The loopy nature of consciousness trips up scientists studying themselves
This essay is part of Demystifying the Mind, a special report on the new science of consciousness. The next installments will appear in the February 25 and March 10 issues of Science News.
When Francis Crick decided to embark on a scientific research career, he chose his specialty by applying the “gossip test.” He’d noticed that he liked to gossip about two especially hot topics in the 1940s — the molecular basis for heredity and the mysteries of the brain. He decided to tackle biology’s molecules first. By 1953, with collaborator James Watson (and aided by data from competitor Rosalind Franklin), Crick had identified the structure of the DNA molecule, establishing the foundation for modern genetics.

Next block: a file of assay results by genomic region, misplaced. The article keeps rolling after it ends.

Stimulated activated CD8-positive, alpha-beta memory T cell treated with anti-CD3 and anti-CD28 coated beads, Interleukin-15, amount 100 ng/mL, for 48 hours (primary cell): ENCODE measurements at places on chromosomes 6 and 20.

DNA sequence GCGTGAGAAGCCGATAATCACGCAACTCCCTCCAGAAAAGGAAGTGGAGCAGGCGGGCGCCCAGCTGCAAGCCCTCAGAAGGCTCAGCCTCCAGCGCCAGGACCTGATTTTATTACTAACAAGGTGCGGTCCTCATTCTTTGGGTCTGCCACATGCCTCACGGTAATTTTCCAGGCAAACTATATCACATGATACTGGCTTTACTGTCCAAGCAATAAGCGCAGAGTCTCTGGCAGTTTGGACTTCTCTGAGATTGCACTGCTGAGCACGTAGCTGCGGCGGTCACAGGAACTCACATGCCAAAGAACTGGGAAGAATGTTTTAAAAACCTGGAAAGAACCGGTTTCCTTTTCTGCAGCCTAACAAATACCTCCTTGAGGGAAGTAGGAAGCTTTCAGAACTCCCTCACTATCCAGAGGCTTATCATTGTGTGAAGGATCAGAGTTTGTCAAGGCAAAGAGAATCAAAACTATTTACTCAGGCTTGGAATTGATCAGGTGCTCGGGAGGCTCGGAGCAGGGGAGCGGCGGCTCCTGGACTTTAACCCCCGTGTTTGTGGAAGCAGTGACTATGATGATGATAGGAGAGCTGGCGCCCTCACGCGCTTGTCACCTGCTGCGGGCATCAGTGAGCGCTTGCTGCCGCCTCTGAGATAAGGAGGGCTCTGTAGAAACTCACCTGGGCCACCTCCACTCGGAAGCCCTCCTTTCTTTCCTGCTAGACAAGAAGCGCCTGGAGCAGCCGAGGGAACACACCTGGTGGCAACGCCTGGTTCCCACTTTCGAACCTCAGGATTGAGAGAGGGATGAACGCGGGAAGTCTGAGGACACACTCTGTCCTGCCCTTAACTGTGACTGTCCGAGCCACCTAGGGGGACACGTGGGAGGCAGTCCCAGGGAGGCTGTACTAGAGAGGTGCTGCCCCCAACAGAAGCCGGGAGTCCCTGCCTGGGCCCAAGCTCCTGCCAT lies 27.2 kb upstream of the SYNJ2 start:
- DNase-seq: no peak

A quarter century later, he decided it was time to try the path not taken and turn his attention to the brain — in particular, the enigma of consciousness.